Classic Computer Magazine Archive COMPUTE! ISSUE 163 / APRIL 1994 / PAGE 78

The coolest month. (new desktop publishing and computer art products) (Art Works) (Column)
by Robert Bixby

"Art Works" scuttles across the floors of sunless seas this month in search of hidden treasure.

English majors will remember that hipster T.S. Eliot (in his most ambitious poem, "The Waistband") pronounced April the coolest month, and in that spirit, this slightly fragmented column will attempt to cover some ot the coolest things happening (without forcing its author to create any particular thread of meaning where none now exists).

Not only can Mastersoft's Word for Word now translate virtually any application's files into virtually any other application's format, but it can also translate graphics within those files into a graphics format friendly with the file format into which the file is being converted. And if you think that sentence was hard to read, you should have seen the effort it took to write it. If you regularly (or even occasionally) translate files from, say, WordPerfect to Word for Windows, you should take a look at Word for Word (Mastersoft, 8737 East Via de Commercio, Scottsdale, Arizona 85258; 602-948-4888).

GeoWorks has been busy selling hardware makers on its operating system. The Zoomer, maketed by Casio and Radio Shack, has GeoWorks at its heart, and Canon has licensed GeoWorks to operate a self-contained publishing engine expected to be similar in size to the dedicated word processors marketed by Smith Corona, Brother, and Canon, but with a GUI, GeoWrite, and a built-in ink-jet printer that will allow you to carry desktop publishing around with you. I don't know whether the machine will be battery powered, but if it is, we may be witnessing the predawn glow of laptop publishing.

We've seen an explosion of interest in ink-jet printers, which can now be found in laptop computers (from Canon) and fax machines (from Ricoh--check the April "Personal Productivity" column--available only in the COMPUTE area on America Online--for a review), so it shouldn't be a surprise that someone would introduce special paper to make ink-jet output particularly sharp and bright. Micro Format (830-3 Seton Court, Wheeling, Illinois 60090; 800-333-0549) has come up with paper that makes ink-jet printouts look brilliant. If you're using your ink-jet printer for desktop publishing, you can create better originals with the Micro Format paper, known as SUPER-COLOR Ink Jet Paper.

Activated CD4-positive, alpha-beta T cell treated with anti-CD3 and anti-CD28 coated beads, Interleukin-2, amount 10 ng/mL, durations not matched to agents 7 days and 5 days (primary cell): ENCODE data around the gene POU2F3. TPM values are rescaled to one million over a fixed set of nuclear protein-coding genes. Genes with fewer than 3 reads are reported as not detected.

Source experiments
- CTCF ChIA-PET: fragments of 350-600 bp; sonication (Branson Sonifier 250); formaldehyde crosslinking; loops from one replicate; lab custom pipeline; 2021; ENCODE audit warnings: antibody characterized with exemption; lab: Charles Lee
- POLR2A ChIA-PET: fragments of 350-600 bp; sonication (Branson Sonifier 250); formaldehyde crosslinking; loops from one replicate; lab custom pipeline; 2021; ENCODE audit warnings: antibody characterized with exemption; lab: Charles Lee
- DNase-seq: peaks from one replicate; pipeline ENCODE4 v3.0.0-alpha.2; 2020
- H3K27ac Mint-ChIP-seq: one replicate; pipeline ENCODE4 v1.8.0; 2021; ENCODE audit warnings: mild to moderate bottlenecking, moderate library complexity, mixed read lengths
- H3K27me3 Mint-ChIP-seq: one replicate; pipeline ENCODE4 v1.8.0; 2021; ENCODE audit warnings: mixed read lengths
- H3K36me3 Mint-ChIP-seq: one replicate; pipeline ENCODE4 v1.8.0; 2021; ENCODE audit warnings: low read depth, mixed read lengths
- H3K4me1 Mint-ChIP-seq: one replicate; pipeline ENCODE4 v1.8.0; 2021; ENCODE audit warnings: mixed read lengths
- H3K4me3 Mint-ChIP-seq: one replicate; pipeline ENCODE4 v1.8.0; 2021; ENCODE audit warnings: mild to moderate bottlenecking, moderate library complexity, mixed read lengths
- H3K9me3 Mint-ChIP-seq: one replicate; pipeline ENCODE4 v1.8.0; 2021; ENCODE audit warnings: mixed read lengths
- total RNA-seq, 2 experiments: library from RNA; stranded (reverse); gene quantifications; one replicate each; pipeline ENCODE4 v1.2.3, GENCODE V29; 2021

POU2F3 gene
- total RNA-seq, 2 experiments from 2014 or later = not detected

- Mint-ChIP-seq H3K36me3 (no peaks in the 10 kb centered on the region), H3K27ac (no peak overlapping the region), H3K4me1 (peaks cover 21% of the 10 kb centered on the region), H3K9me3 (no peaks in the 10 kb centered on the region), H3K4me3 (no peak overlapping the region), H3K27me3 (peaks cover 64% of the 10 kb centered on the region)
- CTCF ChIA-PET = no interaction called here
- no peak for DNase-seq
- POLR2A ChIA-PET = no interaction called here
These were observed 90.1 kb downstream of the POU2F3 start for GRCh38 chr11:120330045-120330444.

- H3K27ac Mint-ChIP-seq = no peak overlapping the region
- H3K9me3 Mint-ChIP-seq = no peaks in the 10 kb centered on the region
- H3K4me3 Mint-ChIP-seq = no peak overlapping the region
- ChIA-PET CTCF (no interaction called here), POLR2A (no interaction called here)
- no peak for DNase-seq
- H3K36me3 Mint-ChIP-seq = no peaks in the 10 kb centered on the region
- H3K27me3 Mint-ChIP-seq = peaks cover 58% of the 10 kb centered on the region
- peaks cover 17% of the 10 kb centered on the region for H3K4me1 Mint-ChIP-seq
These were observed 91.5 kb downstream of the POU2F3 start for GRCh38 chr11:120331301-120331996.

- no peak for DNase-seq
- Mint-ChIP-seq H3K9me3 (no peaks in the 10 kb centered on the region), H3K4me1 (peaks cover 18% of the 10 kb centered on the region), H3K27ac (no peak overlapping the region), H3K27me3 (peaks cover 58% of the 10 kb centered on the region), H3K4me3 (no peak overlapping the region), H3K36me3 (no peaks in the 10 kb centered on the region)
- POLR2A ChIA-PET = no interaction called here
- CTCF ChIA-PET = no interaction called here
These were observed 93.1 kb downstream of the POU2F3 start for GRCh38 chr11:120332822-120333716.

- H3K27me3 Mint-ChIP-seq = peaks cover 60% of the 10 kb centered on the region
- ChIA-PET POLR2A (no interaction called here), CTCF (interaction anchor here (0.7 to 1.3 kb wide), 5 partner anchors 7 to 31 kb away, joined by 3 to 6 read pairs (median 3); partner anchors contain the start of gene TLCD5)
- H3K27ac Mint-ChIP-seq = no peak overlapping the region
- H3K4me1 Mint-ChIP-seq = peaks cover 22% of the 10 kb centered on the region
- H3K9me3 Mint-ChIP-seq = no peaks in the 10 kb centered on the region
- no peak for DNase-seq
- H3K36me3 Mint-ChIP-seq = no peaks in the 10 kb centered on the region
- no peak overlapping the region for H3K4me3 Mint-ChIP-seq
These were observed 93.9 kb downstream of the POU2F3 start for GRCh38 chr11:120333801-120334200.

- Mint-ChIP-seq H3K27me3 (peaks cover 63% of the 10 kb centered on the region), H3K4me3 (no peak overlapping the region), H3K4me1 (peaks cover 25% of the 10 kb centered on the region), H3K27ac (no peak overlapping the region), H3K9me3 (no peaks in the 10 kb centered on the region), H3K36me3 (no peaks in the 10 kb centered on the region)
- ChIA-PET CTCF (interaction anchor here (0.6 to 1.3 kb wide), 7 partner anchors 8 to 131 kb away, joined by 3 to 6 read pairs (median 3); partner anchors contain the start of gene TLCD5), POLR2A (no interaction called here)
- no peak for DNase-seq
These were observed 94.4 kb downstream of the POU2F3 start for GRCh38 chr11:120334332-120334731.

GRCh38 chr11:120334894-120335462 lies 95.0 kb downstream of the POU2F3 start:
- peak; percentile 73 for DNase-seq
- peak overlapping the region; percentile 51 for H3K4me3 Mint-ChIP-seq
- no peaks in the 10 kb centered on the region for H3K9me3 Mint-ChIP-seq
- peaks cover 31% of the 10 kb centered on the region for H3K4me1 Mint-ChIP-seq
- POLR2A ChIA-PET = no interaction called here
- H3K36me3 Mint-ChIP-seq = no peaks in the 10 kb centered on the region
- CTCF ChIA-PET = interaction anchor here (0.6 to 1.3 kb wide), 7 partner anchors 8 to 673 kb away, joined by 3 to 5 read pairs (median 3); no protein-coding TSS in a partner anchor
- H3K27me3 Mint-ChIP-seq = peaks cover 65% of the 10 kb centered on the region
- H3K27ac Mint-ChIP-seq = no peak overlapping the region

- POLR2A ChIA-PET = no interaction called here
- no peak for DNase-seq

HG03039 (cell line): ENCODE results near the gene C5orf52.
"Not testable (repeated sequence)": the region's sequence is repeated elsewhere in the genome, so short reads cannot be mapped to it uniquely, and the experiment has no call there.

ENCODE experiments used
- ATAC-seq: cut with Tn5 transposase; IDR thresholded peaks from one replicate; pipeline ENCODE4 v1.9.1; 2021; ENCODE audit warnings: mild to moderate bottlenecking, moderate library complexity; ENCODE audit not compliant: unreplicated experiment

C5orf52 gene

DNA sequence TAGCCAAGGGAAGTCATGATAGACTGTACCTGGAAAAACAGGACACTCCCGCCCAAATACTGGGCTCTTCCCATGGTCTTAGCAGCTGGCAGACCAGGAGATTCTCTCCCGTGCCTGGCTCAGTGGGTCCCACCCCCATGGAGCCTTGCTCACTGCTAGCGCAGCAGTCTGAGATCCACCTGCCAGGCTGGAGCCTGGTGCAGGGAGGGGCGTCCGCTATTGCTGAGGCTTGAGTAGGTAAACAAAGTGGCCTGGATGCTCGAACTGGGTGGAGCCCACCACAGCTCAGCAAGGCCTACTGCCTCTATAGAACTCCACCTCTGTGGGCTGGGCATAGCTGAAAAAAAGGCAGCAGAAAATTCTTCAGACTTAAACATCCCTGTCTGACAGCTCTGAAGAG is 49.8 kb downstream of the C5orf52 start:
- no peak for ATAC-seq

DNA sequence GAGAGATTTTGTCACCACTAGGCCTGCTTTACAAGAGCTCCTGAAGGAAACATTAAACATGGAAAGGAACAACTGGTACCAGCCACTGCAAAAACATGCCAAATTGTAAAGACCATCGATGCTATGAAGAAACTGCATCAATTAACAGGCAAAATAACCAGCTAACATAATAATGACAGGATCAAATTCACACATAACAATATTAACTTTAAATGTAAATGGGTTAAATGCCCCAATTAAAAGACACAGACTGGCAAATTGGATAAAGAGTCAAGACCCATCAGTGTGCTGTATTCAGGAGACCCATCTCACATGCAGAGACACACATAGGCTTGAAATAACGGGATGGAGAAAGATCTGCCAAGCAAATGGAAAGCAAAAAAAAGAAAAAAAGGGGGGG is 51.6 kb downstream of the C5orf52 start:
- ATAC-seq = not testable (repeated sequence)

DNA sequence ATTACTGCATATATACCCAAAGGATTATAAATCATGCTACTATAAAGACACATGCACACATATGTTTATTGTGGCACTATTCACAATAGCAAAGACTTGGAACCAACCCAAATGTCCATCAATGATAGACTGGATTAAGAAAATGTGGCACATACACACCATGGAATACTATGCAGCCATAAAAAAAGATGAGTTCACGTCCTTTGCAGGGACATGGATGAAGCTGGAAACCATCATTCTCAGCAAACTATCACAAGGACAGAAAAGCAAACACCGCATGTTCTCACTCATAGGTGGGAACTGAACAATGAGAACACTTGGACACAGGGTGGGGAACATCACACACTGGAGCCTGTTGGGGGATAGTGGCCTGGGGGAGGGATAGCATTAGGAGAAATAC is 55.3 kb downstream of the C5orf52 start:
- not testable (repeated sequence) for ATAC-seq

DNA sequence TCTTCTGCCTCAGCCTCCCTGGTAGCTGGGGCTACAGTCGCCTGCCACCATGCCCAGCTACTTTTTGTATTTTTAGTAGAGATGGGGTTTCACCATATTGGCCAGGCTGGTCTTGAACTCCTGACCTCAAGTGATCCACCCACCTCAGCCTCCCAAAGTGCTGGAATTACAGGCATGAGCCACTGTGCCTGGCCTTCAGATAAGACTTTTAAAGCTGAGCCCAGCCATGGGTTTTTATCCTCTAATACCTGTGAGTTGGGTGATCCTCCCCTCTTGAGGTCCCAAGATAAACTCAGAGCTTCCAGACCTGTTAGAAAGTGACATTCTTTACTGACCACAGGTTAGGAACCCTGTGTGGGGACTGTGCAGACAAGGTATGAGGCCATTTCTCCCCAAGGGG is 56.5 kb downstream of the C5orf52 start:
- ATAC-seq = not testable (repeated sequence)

Wish list: Here's a free idea, given gladly to anyone who wants to develop it. Why not cross a plotter with a laser and come up with a nonimpact paper cutter? The bed of the cutter could be ceremic so the powerful beam wouldn't cut through it. Th eunit would have to be carefully shielded, perhaps enclosed in a cover with an interlock (like a microwave's or a CD player's) that would prevent it from operating when open. And it would have to be vented to prevent a concentration of vapors.

This machine could be used by the desktop publisher to trim the rough edges of booklets and to make die cuts. Kids could use it on paper, cloth, and leather to make crafts (with careful adult supervision). Although lasers hav emade their way into our homes via CD players, this would be the first home use of a really powerful laser.

A word of caution: If you manufacture this item, get loads of liability insurance because you knowthat some hacker somewhere will defeat the interlock and end up to cutting off his pinkie or blinding himself and he'll get a good lawyer to convince a jury that it's your fault and you'll wind up a pauper on skid row telling passersby the sad story of your wasted life. Nonetheless, entrepreneurialism is the mighty engine that drives our ecnomy.

Victor Zinn of Boca Raton, Florida, wrote to ask why GeoWrite (under GeoWorks 1.2) has trouble printing on legal-size (8-1/2- x 14-inch) paper: "Three inches of the right-hand side was transferred to a second page." This confusing tendency of GeoWrite to give legal paper short shrifts is caused by a setting in your Preferences application. To print on legal-size paper, pull down the File menu in GeoWrite and select Page Setup. From the options in the dialog box that appears, select Legal Paper. Close the dialog box, start up Preferences, and click on Printer. In the dialog box that appears, click on Defaults. In the dialog box that opens, select Legal-Size as the printer default and close all of the dialog boxes and the Preferences window. There are few things about GeoWorks that deserve to be called goofy, but I've never seen a goofies method for changing page setup. A prized COMPUTE hat goes out to Mr. Zinn for writing to us about his problem.

Have a DTP tip you'd like to share? Let me know about it by calling (900) 884-8681, extention 7010203 (sponsored by Pure Entertainment, P.O. Box 186, Hollywood, California 90078). The call costs 95 cents per minute, you must be 18 or older, and you must use a touch-tone phone. Or write t "Art Works" in care of this magazine. And if you don't have a tip, call to let me know what you're up to, what software you're using, and how I can be of help.